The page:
The paper describes the international work of the oil Industry to formalise as International Standards many of the industry standards used world-wide. It also describes how matters have been developing in Europe. E&P Forum, representing the international exploration and production oil and gas industry, provides a forum for coordinating industry standardisation, to ensure that the necessary standards are maintained by the appropriate technical body.

The paper discusses the development of the standardization programrne in lSO/TC67, the Technical Committee directing the transformation of some 70APl Standards into ISO Standards. The relationship to CEN (the European standardisation body) and to the European Directives (legislation) is presented and its effect is discussed.

The objective of the upstream industry is to operate world-wide to consistent international standards. Company standards can then Concentration functional and performance requirements. This will facilitate international trade and communication, open competition and the global market. For a practical realisation of this objective the oil industry must foster a special relationship between the relevant US bodies, ISO and CEN. The sustained support of all sides of industry is required.


The Oil Industry International Exploration and Production Forum (E&P Forum) is an international Industry association based in London. Its membership is constituted from international and national oil and gas companies and national industry associations. The currentmembershipis52from 18different countries and its members operate in over 50 countries.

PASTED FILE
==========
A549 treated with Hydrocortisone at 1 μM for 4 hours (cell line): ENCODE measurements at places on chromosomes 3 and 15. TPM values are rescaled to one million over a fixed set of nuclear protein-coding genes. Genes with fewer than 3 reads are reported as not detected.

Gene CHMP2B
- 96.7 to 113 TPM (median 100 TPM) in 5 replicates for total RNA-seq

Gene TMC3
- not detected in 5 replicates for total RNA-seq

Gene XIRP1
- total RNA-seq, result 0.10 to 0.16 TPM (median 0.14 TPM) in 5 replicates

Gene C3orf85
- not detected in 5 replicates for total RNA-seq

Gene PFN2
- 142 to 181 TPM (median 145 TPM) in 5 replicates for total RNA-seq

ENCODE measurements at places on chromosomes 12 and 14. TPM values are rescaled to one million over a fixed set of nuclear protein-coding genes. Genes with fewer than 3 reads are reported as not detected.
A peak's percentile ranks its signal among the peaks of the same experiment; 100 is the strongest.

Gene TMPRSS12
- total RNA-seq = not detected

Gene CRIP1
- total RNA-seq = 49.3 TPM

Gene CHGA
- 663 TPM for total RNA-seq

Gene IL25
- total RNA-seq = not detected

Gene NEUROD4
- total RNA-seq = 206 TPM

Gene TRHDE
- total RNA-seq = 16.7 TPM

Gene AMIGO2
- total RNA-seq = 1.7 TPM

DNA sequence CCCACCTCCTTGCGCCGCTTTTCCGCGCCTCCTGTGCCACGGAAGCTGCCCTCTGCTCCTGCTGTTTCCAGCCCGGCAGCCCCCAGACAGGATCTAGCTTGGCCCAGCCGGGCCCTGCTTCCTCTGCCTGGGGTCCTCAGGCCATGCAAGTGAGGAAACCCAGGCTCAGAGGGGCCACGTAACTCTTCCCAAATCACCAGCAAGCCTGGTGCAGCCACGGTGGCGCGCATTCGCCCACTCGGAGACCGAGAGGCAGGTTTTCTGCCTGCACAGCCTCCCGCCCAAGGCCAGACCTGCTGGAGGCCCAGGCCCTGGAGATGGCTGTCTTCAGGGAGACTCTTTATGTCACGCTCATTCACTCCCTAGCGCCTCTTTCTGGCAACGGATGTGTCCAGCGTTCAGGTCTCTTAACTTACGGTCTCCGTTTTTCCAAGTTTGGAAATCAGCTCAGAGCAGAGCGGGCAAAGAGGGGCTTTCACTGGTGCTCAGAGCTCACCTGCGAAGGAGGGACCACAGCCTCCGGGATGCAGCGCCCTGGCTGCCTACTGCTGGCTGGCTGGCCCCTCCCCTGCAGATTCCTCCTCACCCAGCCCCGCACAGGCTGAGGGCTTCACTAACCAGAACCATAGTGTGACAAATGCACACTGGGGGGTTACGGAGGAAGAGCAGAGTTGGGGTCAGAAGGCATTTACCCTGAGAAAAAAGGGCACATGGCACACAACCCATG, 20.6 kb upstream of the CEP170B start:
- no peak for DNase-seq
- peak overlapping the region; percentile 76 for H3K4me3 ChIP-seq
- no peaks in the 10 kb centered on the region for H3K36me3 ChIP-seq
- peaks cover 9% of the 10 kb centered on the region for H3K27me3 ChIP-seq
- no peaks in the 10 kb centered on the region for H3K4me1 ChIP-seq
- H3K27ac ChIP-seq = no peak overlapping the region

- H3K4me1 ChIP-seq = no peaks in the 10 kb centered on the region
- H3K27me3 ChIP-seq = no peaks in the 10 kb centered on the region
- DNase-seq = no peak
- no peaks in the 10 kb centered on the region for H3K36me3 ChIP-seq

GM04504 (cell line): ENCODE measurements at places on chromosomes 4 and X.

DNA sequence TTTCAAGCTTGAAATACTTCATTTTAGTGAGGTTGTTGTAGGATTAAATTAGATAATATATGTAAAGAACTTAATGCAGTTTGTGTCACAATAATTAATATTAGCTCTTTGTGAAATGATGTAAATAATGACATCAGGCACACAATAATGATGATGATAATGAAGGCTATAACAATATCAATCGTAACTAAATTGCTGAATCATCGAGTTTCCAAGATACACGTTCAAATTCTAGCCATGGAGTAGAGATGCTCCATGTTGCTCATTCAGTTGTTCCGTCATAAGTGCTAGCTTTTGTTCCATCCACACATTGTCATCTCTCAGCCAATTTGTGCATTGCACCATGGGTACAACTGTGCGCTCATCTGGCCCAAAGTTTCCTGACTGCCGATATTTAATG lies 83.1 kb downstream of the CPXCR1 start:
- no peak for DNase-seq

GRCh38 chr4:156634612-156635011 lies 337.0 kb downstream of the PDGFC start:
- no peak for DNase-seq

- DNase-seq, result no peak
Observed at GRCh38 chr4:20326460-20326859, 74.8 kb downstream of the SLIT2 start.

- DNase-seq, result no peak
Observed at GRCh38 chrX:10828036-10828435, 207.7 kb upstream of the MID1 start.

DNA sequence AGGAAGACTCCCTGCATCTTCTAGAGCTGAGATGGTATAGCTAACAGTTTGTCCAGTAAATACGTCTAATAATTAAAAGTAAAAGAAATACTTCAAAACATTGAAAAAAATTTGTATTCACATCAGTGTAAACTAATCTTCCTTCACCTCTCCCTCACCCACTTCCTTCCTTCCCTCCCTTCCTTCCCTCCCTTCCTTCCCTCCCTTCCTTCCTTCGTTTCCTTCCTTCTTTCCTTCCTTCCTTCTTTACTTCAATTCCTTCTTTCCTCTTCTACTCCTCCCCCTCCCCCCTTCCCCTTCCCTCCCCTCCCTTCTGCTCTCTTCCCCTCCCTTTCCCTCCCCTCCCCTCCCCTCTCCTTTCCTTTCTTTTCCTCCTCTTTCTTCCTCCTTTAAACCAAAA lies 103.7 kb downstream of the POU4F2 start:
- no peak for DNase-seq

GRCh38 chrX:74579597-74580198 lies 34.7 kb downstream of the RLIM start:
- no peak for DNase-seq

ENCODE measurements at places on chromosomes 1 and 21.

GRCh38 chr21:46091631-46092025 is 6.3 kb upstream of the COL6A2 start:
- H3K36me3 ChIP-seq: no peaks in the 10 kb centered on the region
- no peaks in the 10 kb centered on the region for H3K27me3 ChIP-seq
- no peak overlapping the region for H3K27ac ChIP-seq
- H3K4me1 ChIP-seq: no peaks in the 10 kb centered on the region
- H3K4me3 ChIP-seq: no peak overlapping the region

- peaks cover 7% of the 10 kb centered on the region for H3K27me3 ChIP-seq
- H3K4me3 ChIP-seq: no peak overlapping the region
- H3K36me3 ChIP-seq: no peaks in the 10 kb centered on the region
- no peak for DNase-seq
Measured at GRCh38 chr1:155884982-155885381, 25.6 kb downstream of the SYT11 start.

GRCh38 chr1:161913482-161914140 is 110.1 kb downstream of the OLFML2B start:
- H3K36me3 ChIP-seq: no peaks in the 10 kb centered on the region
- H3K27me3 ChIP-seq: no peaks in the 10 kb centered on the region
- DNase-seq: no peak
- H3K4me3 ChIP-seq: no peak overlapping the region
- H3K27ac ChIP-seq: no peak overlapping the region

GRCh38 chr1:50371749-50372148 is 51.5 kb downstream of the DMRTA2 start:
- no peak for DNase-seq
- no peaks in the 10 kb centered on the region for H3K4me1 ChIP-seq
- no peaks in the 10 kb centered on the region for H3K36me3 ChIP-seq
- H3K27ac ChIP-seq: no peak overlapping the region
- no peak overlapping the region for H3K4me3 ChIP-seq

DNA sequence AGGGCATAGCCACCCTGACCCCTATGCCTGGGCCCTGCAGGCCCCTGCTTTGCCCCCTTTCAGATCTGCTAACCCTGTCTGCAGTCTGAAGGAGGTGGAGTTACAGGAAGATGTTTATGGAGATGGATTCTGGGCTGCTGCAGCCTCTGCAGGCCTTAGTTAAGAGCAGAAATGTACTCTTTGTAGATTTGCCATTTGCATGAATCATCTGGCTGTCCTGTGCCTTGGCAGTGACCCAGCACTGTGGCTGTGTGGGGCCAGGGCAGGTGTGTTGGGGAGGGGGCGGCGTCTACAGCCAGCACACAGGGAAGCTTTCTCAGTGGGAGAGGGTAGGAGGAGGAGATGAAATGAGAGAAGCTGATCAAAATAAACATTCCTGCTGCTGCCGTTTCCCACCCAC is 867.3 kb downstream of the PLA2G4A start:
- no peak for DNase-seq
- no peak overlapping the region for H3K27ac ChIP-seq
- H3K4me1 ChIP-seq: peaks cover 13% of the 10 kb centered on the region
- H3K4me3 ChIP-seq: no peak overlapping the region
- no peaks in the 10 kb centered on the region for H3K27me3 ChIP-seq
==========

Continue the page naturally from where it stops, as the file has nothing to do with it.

The petroleum and natural gas exploration and production(upstream) industry uses a great number of standards developed by a range of organisations including national, regional and international standardisation bodies and industry associations.

In many areas, American national standards and in particular API, ASME, ASTM, NACE and NFPA Standards provide the upstream industry with standards that support activities world-wide. But with the development over the past two decades of a significant upstream industry outside the United States in countries already industrially developed, there has been a need to supplement the American standard with national, local industry or company standards.

The upstream industry therefore has a need for recognised International Standards particularly where the APl or other 'imported' standard requires significant qualification to the technical content, or where regional or local standards developed for other industries may be wrongly applied to the upstream industry. The upstream industry has therefore activated a programme in ISO, to achieve international standards of the quality required i.e. 'fit for purpose'. This activity is centred on ISO Technical Committee 67 (lSO/TC 67): 'Materials, Equipment and Offshore Structures for the Petroleum and Natural Gas Industries'.

The need for good international standards has been furthered by the imminent creation of the European Single Market. On 1et January 1993 all trade restrictions will be abolished within the 19-nation European Economic Area (EEA). One of the European Community Directives to be implemented on that date requires open procurement for the upstream industry with company's technical specifications based on European Standards (where they exist) or on other commonly accepted standards. Consequently there is a need to identify or develop standards that can be used in Europe.

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